function( config ) {
    config.defaultGridColumnOptions = {
        cellTemplate: '<span aria-hidden="true" class="fa &IS_COMPLETE_ICON."></span>'
    };
    return config;
}
And the final result in pictures:

17 March 2022

ORA-24017: cannot enable enqueue on QUEUE, %s is an exception queue

Generating documents can take quite some time, which I prefer to do in the background. To facilitate this we use Advanced Queueing (DBMS_AQ). We place the orders that we want to have a document for in a Queue. There is a callback function on the Queue which will take care of the document generation (we use APEX Office Print).
If the above is abacadabra to you, I suggest you read up on DBMS_AQ and callback functions on this blog by Adrian Billington.

Normally this works flawlessly, until recently when there was a typo in the URL to call AOP.
When the callback function would try to call AOP, it was unable to do so. Eventually this would cause that the message in the Queue would be moved to the Exception Queue.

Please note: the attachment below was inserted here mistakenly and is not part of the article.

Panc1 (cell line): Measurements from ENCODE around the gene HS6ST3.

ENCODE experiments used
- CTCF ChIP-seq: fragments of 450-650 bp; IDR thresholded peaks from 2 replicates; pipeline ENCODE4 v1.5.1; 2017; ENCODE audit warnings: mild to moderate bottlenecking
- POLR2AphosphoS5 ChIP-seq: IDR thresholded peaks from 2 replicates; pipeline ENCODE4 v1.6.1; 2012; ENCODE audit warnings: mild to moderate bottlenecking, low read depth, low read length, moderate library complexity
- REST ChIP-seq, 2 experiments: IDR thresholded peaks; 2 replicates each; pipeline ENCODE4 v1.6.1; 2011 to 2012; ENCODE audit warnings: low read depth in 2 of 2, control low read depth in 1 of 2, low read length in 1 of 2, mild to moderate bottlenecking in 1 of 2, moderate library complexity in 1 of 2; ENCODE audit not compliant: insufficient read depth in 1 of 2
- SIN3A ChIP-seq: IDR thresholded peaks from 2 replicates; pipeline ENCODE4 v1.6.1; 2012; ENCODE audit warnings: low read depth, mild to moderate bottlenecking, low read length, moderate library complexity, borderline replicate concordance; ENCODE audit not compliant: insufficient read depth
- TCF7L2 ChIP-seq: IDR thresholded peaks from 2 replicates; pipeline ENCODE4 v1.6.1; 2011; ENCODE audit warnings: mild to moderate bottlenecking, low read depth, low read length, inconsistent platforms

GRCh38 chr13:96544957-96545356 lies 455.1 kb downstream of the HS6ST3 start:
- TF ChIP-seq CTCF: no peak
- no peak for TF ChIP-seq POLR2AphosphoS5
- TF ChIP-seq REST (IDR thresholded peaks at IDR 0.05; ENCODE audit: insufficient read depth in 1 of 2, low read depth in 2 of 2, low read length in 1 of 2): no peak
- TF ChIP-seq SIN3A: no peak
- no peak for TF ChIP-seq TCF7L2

So now we have all these messages in the Exception Queue and still no documents. The plan was to Dequeue the messages from the Exception Queue to the Normal Queue and have them processed again, of course after the typo was corrected.
By default it is not possible to Dequeue messages from the Exception Queue. So step one would be to enable Dequeue for the Exception Queue.

First step: find out the name of the Exception Queue:

  SQL> select name
  2        ,queue_table
  3        ,queue_type
  4    from user_queues
  5* /

                       NAME              QUEUE_TABLE         QUEUE_TYPE 
___________________________ ________________________ __________________ 
AQ$_ORDER_DOCUMENTS_QUEUE_E    ORDER_DOCUMENTS_QUEUE    EXCEPTION_QUEUE    
DOCUMENTS_QUEUE                ORDER_DOCUMENTS_QUEUE    NORMAL_QUEUE       
  

Next step, enable the Dequeue on the Exception Queue:

SQL> begin